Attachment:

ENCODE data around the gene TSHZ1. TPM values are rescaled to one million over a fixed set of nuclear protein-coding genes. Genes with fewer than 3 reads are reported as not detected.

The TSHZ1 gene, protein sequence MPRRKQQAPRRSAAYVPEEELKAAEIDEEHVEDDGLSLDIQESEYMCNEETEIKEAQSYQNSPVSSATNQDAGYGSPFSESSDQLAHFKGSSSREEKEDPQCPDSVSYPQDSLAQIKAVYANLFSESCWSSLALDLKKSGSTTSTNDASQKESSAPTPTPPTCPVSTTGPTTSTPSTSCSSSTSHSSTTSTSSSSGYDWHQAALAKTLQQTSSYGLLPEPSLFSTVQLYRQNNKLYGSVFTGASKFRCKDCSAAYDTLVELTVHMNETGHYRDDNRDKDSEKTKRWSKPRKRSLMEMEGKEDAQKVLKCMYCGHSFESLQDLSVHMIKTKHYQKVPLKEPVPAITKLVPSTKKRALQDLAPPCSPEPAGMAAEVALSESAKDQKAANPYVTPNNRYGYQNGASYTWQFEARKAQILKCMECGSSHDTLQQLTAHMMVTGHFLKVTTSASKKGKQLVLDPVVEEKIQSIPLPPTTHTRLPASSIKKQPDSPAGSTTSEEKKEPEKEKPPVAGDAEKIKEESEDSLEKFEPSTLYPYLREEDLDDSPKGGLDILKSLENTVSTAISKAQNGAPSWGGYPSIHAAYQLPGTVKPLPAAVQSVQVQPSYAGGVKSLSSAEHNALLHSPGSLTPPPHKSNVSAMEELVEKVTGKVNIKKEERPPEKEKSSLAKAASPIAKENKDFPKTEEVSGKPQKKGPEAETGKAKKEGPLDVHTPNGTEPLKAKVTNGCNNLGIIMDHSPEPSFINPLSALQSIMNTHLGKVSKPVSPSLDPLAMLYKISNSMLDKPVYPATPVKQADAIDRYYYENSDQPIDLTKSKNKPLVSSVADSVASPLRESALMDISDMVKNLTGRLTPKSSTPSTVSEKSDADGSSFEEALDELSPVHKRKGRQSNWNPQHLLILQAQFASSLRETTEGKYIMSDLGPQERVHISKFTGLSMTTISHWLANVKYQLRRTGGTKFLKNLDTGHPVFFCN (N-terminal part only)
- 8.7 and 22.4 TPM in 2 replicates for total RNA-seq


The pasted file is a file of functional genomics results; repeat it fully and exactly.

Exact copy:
ENCODE data around the gene TSHZ1. TPM values are rescaled to one million over a fixed set of nuclear protein-coding genes. Genes with fewer than 3 reads are reported as not detected.

The TSHZ1 gene, protein sequence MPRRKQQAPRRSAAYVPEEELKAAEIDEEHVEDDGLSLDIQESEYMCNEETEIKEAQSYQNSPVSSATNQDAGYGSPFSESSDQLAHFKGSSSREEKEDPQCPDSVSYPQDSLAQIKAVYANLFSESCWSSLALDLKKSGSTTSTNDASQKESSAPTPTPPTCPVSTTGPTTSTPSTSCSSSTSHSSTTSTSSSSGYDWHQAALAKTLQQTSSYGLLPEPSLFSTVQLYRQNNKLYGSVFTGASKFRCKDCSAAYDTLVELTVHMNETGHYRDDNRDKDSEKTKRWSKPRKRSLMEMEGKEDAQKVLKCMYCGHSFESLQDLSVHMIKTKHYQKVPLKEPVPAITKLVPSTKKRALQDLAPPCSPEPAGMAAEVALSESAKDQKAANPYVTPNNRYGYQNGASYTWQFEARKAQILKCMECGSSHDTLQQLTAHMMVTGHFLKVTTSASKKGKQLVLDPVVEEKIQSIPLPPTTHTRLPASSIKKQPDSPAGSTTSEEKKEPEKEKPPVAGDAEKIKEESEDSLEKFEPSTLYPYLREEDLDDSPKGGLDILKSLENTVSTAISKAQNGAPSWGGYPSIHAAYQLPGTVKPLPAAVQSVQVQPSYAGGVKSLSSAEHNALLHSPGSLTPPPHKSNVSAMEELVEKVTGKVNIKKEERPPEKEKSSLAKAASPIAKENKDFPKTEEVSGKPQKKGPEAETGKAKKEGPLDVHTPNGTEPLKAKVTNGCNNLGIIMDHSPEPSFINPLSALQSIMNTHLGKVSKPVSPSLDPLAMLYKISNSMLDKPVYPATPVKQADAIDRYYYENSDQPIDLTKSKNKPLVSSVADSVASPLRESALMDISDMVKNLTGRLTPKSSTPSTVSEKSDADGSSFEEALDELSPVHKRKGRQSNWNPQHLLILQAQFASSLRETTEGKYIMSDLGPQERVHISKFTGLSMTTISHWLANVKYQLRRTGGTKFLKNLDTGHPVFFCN (N-terminal part only)
- 8.7 and 22.4 TPM in 2 replicates for total RNA-seq